Cuneiform is unique in its very nature because as its name indicates, cuneiform is “wedge” writing. Scribes produced cuneiform using reed styluses on soft clay. The markings they inscribed into those clay tablets have remained for millennia as records of one of the earliest forms of writing.
The term cuneiform comes from the Latin word cuneus, which means “wedge.” The Sumerians of Mesopotamia (near modern-day Iraq) created the writing form about 5000 years ago. They originally developed the scripting system for bookkeeping purposes; it represents one of the earliest known forms of writing. Even though the Sumerians were a small group of people who disappeared from history after several hundred years, their achievements have been of tremendous, lasting value. Most especially this is true of cuneiform, which became the model for writing systems throughout the ancient world.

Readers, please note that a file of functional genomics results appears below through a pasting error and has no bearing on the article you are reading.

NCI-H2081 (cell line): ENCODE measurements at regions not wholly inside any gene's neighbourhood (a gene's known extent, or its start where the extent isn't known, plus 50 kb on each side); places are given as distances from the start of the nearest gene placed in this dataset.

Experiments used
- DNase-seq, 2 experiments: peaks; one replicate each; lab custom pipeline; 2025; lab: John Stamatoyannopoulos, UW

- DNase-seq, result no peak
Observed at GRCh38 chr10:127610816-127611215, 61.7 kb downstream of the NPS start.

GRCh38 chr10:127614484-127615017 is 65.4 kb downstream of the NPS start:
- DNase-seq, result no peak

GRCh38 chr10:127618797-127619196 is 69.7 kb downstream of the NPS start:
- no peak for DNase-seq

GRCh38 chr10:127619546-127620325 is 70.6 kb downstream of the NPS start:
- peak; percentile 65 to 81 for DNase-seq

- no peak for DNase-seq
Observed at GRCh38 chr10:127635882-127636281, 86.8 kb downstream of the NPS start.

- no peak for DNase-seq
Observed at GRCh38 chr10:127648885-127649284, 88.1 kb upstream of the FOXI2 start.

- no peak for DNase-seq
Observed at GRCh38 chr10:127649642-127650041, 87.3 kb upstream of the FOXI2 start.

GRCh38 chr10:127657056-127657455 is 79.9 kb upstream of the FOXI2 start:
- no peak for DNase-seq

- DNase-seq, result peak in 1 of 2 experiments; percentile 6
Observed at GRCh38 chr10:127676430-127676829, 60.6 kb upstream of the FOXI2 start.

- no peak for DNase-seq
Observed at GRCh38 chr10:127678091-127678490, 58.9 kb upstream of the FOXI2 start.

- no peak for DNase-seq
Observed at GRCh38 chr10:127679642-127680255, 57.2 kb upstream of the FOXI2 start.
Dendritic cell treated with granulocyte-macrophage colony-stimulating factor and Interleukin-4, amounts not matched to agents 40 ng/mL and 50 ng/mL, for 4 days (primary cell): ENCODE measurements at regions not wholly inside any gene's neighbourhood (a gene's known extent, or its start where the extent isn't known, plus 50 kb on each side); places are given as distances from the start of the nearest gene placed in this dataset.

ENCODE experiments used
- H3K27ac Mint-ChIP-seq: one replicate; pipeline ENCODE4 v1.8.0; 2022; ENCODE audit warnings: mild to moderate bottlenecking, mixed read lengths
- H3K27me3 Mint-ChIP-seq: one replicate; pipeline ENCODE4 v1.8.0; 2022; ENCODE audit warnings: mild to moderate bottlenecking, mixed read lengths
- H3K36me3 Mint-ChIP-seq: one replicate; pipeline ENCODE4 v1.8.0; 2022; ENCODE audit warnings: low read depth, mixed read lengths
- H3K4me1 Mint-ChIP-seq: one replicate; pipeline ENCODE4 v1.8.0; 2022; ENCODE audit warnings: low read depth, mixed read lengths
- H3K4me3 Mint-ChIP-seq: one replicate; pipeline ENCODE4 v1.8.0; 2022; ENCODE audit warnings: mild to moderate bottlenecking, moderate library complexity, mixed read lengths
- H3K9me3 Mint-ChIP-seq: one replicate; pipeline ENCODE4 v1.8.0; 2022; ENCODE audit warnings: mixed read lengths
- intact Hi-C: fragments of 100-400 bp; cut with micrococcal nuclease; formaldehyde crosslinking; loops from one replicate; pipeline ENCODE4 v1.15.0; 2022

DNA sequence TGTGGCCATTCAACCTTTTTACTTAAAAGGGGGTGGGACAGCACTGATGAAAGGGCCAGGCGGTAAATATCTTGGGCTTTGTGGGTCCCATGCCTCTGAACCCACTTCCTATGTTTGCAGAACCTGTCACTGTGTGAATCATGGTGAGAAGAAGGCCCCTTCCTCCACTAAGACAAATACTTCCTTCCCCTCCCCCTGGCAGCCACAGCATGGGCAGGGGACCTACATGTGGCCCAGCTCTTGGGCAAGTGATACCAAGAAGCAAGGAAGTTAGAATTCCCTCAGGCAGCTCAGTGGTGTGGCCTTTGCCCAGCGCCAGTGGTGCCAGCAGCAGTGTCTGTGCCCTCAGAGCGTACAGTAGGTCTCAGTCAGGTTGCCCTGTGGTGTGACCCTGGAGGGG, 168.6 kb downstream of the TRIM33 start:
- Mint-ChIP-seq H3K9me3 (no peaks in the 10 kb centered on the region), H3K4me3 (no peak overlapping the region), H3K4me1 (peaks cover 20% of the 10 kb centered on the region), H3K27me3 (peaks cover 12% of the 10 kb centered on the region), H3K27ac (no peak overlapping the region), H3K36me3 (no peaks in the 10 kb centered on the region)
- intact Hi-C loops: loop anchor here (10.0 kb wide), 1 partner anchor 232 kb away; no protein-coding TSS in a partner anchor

Part of cuneiform’s unique importance arises from the fact that it was written not on paper – which can easily perish – but on tablets of clay that can last for far longer time spans. Today, hundreds of tablets containing the old writings still survive, waiting to be deciphered by scholars who study cuneiform and the languages, like Sumerian or Akkadian, that it was used to transcribe.